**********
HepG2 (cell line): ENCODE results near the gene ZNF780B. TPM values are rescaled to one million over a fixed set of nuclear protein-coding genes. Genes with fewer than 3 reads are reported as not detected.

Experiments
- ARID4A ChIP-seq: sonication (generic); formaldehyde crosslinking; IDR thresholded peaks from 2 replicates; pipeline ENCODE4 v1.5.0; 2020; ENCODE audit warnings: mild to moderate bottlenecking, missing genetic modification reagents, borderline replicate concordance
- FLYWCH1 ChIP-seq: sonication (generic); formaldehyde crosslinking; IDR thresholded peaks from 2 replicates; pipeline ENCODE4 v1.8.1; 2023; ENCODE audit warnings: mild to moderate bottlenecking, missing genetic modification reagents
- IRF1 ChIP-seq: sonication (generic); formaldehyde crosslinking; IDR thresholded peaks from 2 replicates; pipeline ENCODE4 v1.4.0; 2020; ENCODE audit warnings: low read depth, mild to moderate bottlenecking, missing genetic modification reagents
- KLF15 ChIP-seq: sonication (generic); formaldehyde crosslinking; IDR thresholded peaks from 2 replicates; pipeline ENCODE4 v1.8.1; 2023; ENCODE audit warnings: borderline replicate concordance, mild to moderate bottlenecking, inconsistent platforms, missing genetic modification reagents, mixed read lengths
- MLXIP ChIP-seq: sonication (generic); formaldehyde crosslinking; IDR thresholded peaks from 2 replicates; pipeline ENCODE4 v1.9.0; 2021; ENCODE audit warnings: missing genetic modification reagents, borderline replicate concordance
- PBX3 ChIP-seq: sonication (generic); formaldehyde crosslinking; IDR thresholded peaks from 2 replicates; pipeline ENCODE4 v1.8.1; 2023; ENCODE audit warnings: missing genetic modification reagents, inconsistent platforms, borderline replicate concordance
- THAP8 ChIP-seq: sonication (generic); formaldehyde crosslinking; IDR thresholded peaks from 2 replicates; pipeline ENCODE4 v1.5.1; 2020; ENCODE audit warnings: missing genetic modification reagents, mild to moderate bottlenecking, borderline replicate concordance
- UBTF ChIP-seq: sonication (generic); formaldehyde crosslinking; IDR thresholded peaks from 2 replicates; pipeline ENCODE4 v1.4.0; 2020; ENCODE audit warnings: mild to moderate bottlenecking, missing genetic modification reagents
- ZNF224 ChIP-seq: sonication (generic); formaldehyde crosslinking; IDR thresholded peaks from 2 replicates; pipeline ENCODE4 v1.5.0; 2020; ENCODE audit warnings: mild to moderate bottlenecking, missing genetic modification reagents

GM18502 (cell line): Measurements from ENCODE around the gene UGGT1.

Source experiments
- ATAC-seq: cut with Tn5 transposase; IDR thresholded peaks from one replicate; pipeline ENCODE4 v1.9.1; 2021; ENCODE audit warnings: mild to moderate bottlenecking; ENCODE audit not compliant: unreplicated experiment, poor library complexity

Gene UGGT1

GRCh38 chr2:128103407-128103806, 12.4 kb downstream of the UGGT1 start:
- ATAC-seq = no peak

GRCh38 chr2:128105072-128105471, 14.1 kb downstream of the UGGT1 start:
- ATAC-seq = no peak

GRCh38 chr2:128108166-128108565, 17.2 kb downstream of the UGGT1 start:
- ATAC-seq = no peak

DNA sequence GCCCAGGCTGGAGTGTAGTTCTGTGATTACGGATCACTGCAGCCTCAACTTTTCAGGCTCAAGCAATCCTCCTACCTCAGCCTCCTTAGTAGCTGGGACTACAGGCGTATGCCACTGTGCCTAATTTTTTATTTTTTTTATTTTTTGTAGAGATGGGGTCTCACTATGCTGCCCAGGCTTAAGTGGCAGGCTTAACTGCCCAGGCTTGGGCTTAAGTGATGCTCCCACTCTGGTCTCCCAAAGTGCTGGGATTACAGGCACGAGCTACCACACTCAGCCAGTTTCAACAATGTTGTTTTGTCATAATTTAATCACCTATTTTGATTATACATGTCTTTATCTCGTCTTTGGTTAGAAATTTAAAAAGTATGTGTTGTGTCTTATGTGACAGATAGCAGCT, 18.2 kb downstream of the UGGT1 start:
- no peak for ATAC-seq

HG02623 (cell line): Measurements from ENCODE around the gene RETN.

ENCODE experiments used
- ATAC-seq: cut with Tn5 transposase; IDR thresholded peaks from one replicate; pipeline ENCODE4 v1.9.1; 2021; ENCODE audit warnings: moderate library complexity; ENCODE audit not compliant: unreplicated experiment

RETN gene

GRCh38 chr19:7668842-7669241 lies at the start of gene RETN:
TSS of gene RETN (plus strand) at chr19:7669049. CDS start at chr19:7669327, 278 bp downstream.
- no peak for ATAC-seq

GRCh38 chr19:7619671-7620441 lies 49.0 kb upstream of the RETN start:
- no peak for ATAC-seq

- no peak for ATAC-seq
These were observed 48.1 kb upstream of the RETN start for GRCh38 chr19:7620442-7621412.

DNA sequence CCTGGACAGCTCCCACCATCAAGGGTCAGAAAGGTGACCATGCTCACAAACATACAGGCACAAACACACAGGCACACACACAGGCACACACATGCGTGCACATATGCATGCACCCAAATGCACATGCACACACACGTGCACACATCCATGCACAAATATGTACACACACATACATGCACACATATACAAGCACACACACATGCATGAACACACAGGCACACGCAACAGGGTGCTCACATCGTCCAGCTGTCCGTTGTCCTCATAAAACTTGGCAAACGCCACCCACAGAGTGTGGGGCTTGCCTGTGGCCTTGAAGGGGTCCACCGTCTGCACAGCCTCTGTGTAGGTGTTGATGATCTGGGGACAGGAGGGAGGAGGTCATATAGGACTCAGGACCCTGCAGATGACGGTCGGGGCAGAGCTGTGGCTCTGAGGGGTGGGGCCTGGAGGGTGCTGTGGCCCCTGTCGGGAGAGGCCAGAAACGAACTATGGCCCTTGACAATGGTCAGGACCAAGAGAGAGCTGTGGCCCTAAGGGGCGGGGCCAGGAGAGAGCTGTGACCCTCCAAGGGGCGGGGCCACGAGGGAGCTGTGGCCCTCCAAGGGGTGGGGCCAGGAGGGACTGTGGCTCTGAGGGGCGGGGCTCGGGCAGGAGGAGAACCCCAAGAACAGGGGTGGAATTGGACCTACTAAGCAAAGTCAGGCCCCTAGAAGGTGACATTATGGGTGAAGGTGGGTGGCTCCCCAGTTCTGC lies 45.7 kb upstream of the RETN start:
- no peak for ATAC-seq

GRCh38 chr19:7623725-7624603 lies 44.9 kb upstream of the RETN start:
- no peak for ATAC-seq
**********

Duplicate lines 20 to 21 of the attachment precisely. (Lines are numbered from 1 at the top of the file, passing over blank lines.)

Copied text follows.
GRCh38 chr2:128108166-128108565, 17.2 kb downstream of the UGGT1 start:
- ATAC-seq = no peak